Security Experts:

Connect with us

Hi, what are you looking for?

SecurityWeekSecurityWeek

Identity & Access

Researchers Using the Doppler Effect to Sense Gestures for Input Commands

Researchers Using the Doppler Effect to Sense Gestures

Building on its success with the XBox Kinect, which uses motion to influence the actions of a software program, Microsoft is looking at sound as its next frontier for data entry.

Researchers Using the Doppler Effect to Sense Gestures

Building on its success with the XBox Kinect, which uses motion to influence the actions of a software program, Microsoft is looking at sound as its next frontier for data entry.

Researchers Sidhant Gupta, Dan Morris, Shwetak N Patel, and Desney Tan from Microsoft Research and from the University of Washington have published a paper that demonstrates how the devices can detect subtle changes in sound to intuit a user’s intent. For example, pointing at a particular location on a display screen.

Called SoundWave, the discovery started by accident when the researchers were using ultrasonic sensors in the lab and later realized the results they could not directly correlate were not entirely anomalous.

Doppler Effect for User InputAccording to Microsoft, Gupta recalls sitting in his lab, measuring signals and “kind of jiggling my leg,” he said. “I saw the signal change when it should not have moved, so I thought there was a loose connection or something. But as soon as I got up from my chair to check, the error went away. I sat down to work, started moving my leg, and the signal changed again. After a couple of minutes of this, I realized it was detecting motion.”

The Doppler effect recognizes changes in light and sound frequencies associated with motion. When objects approach, they have a higher sound and different light frequency than objects that are moving away. So, if a user’s hand is approaching or moving away from the screen, the SoundWave could interpret that command. The research is granular enough that twists of the hand can also be differentiated.

With laptops, the microphone and speakers are mounted on the keyboard which faces up, not out toward the end user. Researchers say this could create a number of false events. A better choice, they say is the mobile device.

SoundWave uses the speakers on a device to emit a continuous, mostly non-audible sound that bounces off the body. As the body moves, the sound is measured for changes in frequency. The team found they could discern velocity, direction, proximity, and even the size of a moving object.

The researchers could then use these changes in frequency to simulate single and double taps and even a two-handed motion used in game playing. The researchers admit there are limitations. One is the tone emitted by Soundwave, which could be annoying to small children and animals. Another is piggy-backing the tone over the user’s choice of music; it could distort the music selection. And since Doppler only measures motion, the researchers also admit they would need a complimentary technology for static poses.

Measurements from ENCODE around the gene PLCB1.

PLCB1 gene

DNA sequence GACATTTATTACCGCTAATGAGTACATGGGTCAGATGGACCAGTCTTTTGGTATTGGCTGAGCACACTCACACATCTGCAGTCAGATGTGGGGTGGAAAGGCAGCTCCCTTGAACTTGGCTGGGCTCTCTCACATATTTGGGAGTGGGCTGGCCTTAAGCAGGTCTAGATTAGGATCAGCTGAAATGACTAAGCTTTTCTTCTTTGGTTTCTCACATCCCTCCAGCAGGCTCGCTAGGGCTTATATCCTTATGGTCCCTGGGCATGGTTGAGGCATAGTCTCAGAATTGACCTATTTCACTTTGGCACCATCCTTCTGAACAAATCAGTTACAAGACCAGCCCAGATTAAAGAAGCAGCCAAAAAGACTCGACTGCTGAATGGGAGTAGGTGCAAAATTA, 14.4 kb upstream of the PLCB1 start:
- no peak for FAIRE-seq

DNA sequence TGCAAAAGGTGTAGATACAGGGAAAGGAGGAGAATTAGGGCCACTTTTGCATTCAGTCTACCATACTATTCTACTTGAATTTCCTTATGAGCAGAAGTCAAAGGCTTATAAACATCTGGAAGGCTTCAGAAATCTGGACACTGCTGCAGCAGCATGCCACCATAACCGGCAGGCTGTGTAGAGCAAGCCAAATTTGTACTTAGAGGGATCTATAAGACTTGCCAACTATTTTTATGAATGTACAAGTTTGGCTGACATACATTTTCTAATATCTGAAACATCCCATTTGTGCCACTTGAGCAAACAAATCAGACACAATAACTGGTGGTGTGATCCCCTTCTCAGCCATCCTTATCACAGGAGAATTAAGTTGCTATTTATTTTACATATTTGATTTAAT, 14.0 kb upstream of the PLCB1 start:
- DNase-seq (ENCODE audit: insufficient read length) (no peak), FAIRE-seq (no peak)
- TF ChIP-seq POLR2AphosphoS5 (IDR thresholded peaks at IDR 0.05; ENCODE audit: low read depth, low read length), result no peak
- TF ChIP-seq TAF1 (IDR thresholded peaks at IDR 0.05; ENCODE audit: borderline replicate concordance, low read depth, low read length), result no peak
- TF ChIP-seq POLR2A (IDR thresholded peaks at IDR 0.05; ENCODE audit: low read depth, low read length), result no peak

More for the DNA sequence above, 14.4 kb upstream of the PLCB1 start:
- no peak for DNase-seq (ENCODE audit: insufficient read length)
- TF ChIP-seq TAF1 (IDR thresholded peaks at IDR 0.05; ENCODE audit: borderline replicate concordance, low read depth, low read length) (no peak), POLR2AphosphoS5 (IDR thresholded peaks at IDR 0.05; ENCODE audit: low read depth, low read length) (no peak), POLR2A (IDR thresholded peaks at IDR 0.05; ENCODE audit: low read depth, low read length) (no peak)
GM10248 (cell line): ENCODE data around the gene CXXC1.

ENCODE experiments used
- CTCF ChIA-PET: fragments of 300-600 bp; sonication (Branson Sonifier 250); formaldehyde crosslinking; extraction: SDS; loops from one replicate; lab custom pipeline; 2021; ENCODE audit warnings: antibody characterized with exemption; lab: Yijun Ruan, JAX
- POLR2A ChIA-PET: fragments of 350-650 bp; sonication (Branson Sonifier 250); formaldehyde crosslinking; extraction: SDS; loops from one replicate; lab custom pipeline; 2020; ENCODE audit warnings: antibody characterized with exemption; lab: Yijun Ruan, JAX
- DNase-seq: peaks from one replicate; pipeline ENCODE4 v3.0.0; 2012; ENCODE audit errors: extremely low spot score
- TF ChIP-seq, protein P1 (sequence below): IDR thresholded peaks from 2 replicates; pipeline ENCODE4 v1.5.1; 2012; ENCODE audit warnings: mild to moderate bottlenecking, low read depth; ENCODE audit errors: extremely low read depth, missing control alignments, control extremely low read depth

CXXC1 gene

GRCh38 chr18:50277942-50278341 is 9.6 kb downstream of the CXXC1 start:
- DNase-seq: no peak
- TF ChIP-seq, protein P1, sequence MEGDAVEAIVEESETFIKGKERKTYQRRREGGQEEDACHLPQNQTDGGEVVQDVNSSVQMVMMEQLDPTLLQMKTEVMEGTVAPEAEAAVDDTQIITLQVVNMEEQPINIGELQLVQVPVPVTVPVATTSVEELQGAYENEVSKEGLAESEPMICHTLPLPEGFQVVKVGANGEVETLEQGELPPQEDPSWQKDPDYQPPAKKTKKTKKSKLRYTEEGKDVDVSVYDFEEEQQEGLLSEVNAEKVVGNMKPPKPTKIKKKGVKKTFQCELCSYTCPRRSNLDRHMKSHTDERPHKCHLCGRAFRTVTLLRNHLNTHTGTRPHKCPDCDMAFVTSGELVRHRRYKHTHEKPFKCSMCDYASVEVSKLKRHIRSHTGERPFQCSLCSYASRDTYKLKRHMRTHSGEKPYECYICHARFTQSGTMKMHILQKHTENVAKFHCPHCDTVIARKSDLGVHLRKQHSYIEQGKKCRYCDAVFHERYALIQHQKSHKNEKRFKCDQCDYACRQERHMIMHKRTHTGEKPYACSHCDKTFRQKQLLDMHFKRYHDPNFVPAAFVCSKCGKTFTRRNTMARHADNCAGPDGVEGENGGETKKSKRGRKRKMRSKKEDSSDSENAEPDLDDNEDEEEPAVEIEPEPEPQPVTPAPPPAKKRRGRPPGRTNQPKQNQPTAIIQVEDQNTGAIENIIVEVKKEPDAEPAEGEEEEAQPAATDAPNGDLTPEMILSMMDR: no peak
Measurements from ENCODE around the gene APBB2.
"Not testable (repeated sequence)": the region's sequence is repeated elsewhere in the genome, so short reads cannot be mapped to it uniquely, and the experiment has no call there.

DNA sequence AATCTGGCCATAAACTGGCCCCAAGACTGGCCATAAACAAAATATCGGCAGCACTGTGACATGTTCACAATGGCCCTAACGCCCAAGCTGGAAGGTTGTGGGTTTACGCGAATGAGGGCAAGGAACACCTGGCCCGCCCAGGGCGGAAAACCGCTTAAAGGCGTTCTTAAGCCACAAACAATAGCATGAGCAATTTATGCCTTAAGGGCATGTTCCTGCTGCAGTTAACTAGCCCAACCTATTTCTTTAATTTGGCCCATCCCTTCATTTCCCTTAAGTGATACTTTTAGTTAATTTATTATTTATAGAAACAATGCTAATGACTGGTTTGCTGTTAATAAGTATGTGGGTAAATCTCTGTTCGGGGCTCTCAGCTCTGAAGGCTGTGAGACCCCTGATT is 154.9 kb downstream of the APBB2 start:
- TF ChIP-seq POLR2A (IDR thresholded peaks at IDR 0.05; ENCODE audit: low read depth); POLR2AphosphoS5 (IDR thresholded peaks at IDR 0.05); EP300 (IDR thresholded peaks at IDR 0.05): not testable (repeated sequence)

Still, it’s a pretty neat advancement, however, security consequences of its use remain unclear.

Written By

Click to comment

Expert Insights

Related Content

Identity & Access

Hackers rarely hack in anymore. They log in using stolen, weak, default, or otherwise compromised credentials. That’s why it’s so critical to break the...

Identity & Access

Strata Identity has raised $26 million in a Series B funding round led by Telstra Ventures, with additional investment from Forgepoint Capital, Innovating Capital,...

Application Security

Electric car maker Tesla is using the annual Pwn2Own hacker contest to incentivize security researchers to showcase complex exploit chains that can lead to...

Application Security

Fortinet on Monday issued an emergency patch to cover a severe vulnerability in its FortiOS SSL-VPN product, warning that hackers have already exploited the...

Application Security

Software maker Adobe on Tuesday released security patches for 29 documented vulnerabilities across multiple enterprise-facing products and warned that hackers could exploit these bugs...

Application Security

Virtualization technology giant VMware on Tuesday shipped urgent updates to fix a trio of security problems in multiple software products, including a virtual machine...

Application Security

Google’s Threat Analysis Group (TAG) has shared technical details on an Internet Explorer zero-day vulnerability exploited in attacks by North Korean hacking group APT37.

Application Security

Password management firm LastPass says the hackers behind an August data breach stole a massive stash of customer data, including password vault data that...